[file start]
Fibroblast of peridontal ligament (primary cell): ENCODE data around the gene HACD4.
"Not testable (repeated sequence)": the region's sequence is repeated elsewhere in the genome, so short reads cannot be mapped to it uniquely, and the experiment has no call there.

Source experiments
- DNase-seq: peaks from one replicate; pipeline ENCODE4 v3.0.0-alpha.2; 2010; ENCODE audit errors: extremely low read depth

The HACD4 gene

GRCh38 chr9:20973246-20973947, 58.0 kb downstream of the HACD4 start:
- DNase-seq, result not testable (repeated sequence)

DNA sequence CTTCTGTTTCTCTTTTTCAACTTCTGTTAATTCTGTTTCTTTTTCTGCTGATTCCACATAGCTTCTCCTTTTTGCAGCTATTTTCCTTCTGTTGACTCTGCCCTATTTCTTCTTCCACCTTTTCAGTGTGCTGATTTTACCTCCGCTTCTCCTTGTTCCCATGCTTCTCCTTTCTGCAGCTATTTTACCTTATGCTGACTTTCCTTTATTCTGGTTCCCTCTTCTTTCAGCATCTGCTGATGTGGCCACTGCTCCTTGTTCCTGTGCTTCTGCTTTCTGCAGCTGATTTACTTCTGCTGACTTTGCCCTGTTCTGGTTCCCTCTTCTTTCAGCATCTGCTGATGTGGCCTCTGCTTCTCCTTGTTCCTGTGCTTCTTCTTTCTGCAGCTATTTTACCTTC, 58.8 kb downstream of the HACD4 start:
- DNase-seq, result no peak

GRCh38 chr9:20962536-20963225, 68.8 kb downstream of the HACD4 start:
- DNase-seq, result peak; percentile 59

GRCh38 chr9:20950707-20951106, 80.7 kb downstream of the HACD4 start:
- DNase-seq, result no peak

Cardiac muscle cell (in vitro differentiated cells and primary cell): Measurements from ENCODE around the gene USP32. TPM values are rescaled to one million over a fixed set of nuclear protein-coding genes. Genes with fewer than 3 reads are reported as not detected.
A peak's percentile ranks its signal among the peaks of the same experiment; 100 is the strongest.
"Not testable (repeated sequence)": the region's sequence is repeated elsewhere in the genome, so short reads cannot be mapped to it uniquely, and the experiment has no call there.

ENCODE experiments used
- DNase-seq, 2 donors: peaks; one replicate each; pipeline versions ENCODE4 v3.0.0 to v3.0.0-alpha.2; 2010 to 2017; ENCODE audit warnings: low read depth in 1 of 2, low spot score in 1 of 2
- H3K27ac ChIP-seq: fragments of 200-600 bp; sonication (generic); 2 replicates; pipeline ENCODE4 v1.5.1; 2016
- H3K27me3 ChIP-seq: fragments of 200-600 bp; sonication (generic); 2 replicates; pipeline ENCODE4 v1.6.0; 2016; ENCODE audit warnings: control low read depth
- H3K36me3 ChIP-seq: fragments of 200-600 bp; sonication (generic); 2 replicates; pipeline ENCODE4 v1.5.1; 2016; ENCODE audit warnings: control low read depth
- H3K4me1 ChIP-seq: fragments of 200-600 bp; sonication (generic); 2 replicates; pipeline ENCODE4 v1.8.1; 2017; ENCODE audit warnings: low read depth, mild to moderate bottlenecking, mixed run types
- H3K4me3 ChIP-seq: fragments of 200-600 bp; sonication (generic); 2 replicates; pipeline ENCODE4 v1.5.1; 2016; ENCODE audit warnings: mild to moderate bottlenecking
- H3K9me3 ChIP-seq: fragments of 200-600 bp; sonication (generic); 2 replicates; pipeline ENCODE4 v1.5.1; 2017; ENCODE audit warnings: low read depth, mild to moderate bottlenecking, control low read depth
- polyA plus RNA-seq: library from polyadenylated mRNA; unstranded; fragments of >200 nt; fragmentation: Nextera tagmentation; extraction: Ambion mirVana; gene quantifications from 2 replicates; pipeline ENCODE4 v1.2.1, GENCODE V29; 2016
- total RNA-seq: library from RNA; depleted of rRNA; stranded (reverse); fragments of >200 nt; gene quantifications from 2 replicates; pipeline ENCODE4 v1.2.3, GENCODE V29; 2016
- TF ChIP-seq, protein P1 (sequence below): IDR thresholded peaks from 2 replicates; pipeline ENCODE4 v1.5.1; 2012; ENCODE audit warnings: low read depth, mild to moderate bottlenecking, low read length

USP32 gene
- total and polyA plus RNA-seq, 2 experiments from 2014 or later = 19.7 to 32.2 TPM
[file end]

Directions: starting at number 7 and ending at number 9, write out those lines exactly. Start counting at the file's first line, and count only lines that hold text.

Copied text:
- DNase-seq, result not testable (repeated sequence)

DNA sequence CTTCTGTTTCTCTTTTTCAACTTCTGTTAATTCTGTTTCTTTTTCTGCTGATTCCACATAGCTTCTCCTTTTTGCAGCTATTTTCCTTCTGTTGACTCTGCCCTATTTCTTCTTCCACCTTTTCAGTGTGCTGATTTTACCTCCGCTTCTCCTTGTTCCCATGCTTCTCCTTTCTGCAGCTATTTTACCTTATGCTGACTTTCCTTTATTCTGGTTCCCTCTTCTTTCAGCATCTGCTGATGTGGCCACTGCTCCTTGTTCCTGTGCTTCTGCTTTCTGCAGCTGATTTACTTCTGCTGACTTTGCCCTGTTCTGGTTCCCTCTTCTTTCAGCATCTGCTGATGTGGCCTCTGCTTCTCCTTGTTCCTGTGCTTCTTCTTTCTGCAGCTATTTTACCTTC, 58.8 kb downstream of the HACD4 start:
- DNase-seq, result no peak